In Central Asia, a Stone Age Workshop Hints at Humankind’s Obsession With Blades

Archaeologist Kubatbek Tabaldyev and canyon inscriptions. Near Ak-Olon, Kyrgyzstan. (Photograph by Paul Salopek)

Journalist-explorer Paul Salopek is walking across the world in the footsteps of our ancestors. He posts this dispatch from Ak-Olon, Kyrgyzstan.

We stand in a remote canyon in the mountains of Kyrgyzstan. The canyon debouches onto a pale barren plain once crisscrossed by camel trains. Kubatbek Tabaldyev leans into a wall of black stone. The wall is graven with images of bow hunters, ibex, sheep, runic inscriptions. Tabaldyev kisses this hard canvas. He grins. Archaeologists can be like this.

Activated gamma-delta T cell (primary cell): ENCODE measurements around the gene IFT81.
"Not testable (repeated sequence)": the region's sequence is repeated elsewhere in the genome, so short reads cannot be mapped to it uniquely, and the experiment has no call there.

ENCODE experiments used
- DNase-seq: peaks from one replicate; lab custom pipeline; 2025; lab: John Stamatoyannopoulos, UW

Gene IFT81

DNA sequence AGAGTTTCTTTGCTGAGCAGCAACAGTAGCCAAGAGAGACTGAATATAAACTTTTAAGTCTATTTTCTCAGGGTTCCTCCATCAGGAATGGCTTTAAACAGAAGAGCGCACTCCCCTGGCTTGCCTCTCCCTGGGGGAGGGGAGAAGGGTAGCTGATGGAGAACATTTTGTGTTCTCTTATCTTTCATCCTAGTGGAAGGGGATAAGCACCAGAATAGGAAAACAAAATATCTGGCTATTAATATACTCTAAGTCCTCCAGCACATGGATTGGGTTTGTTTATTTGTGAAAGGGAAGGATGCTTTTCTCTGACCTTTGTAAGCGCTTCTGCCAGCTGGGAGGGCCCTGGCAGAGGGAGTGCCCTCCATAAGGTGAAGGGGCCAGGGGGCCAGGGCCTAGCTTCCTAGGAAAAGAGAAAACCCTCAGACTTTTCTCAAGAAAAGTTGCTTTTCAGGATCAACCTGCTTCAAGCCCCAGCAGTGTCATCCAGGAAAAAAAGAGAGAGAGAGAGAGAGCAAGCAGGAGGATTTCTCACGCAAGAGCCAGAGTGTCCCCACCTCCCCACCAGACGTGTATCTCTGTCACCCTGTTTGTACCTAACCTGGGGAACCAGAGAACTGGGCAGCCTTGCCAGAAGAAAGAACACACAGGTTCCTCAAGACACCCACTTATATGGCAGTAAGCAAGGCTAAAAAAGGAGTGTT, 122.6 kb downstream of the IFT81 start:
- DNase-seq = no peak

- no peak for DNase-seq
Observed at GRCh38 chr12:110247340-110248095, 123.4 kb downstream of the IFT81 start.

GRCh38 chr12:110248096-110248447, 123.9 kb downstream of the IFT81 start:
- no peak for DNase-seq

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Human Journey

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Pulitzer Prize-winning correspondent and National Geographic Fellow Paul Salopek’s 21,000-mile Out of Eden Walk is a multiyear experiment in slow journalism. Moving at the beat of his footsteps, Salopek is walking the pathways of the first humans who migrated out of Africa in the Stone Age and made the Earth ours. Along the way he is covering the major stories of our time—from climate change to technological innovation, from mass migration to cultural survival—by giving voice to the people who inhabit them every day. His words, as well as his photographs, video, and audio, are creating a global record of human life at the start of a new millennium as told by villagers, nomads, traders, farmers, soldiers, and artists who rarely make the news. Join the journey at outofedenwalk.org and on Twitter, Facebook and Instagram at @OutofEdenWalk.